Poilievre is facing off against four other candidates, and throughout the race has been attracting crowds by the thousands with his stances against inflation, COVID-19 vaccine mandates and all things Trudeau.
He used that momentum to sell a whopping 300,000 memberships, his campaign said, and leveraged a social media following he spent years amassing to reach supporters and collect data.
Out of the party’s 118 other members of Parliament, 62 are backing him.
In recent weeks, Poilievre’s campaign has turned its focus to aggressively making sure that those who signed up to vote for him actually cast their ballots _ part of an overall ethos of not taking anything for granted.
If they ever needed lessons on the importance of that, they needed only look at the fortunes of Bernier in 2017 and Peter MacKay in 2020, who were presumed front-runners when they ran for leader but lost in the end.
One of the key battlegrounds in this year’s contest is Quebec, where Poilievre’s main competition is the province’s former premier, Jean Charest.
Charest spent the contest reintroducing himself to a new generation of Conservatives after being out of federal politics for more than 20 years and leaving provincial office in 2012.
Charest’s campaign has said it believes he has enough support in Quebec, Ontario and Atlantic Canada to secure the points he needs to win, a victory the campaign admits would be narrow.
Another factor the Charest campaign is counting on is support from the party members brought in by another centrist candidate, Patrick Brown. The mayor of Brampton, Ont., was disqualified from the race in July over an allegation that he may have contravened federal election law, which he has denied.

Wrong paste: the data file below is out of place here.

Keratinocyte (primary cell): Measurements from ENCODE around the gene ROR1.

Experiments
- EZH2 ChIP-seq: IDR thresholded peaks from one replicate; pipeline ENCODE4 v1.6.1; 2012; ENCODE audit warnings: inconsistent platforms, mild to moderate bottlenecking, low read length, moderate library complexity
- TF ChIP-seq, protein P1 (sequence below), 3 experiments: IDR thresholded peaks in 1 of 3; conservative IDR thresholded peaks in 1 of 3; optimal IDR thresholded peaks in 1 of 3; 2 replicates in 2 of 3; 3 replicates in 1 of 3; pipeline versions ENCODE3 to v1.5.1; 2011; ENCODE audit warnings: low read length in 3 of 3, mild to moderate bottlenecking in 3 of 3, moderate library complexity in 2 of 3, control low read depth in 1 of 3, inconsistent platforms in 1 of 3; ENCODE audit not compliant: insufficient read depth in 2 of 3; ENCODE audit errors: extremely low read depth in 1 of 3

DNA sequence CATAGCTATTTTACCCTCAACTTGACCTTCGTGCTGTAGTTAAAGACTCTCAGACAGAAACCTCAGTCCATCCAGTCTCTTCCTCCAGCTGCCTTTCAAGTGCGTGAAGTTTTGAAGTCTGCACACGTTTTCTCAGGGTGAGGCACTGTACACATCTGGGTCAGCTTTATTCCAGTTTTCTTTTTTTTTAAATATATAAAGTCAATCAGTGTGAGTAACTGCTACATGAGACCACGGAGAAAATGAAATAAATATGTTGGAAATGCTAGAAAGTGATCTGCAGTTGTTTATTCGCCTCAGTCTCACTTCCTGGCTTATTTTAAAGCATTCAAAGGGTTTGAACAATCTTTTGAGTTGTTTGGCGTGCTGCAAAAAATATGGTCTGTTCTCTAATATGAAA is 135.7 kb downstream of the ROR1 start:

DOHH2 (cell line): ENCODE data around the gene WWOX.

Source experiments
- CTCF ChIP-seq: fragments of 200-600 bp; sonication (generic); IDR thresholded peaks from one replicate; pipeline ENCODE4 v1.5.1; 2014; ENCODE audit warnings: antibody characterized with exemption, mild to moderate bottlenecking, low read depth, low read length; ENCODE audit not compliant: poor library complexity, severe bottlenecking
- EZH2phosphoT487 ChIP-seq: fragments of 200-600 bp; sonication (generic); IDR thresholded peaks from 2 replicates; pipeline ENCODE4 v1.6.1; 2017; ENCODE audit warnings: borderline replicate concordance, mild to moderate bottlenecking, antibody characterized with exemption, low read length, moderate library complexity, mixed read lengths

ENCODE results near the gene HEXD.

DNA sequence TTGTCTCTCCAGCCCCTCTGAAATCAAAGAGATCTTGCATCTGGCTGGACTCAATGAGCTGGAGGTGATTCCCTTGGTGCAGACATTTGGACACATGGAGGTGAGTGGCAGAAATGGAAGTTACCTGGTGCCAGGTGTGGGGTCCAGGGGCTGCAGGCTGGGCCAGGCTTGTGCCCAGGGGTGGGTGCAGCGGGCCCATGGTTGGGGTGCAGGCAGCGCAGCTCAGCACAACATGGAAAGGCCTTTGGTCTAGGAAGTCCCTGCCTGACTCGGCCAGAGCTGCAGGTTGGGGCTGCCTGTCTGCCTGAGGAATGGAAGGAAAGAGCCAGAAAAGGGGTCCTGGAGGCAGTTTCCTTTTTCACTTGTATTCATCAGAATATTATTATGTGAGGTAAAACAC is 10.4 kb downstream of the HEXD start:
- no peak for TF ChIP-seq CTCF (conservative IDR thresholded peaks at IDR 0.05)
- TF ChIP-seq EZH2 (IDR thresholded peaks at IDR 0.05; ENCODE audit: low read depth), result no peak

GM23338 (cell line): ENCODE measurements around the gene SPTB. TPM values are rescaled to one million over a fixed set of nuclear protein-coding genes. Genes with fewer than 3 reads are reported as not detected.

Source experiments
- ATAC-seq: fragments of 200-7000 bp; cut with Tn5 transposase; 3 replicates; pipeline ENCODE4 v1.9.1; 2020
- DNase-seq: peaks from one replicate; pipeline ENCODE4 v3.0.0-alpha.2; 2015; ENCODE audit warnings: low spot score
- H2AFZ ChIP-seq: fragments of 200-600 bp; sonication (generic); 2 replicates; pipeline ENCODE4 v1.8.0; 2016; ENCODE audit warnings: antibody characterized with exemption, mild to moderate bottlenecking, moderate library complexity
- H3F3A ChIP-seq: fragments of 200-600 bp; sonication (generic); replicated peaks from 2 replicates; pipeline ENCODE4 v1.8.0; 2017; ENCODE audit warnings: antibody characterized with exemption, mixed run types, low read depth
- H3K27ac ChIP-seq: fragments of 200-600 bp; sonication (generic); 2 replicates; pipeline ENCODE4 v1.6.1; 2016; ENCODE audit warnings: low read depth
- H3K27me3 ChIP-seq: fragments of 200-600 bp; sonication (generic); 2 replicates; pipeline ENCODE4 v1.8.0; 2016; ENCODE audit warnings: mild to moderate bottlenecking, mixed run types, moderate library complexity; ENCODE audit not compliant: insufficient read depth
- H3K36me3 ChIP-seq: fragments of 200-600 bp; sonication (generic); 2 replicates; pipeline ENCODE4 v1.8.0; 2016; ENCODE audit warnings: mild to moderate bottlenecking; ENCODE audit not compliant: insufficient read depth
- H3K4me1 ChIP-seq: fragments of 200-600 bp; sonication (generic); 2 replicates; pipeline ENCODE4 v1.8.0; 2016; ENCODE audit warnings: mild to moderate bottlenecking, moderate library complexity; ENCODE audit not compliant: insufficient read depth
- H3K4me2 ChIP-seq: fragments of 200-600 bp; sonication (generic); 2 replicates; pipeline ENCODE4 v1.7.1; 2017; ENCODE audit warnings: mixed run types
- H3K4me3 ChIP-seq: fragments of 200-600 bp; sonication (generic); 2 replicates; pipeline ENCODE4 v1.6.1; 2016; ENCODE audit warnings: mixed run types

Brown had focused on courting support in the country’s immigrant communities, a strategy Charest has picked up since the ouster.
With Brown’s name still on the ballot, any voters who ranked him first will see their votes counted toward their second-choice picks.
Keller said he’s also curious to see how Leslyn Lewis performs. The MP surprised many with her strong showing when she entered the 2020 contest as a relative unknown, then ended up placing third behind O’Toole and winning Saskatchewan.
Like in the last race, she’s benefiting from support in the party’s well-mobilized social Conservative wing, in part because of her opposition to abortion.
But Keller said with fewer candidates in the contest, she and Poilievre are fishing from the same pond. They have overlapping appeal, for different reasons.
“There’s a group of people who might say, ‘I really like Leslyn Lewis,”’ he said. “’I like what she stands for. But I really love Pierre Poilievre. So she’s gonna be my second choice, but Pierre’s my first choice.”’
Rural Ontario MP Scott Aitchison and former Ontario legislator Roman Baber are the race’s two newest faces.
Aitchison, a former small-town mayor who was first elected as an MP in 2019, campaigned on the theme of restoring decency in politics and called out conspiracy theories that have become common in some Conservative circles, such as those around the World Economic Forum and vaccinations against COVID-19.
Baber was best known before the leadership race for getting kicked out of Ontario Premier Doug Ford‘s caucus after he spoke out against COVID-19 lockdowns in January 2021 – a move he spent the campaign pointing to as evidence that he follows his convictions.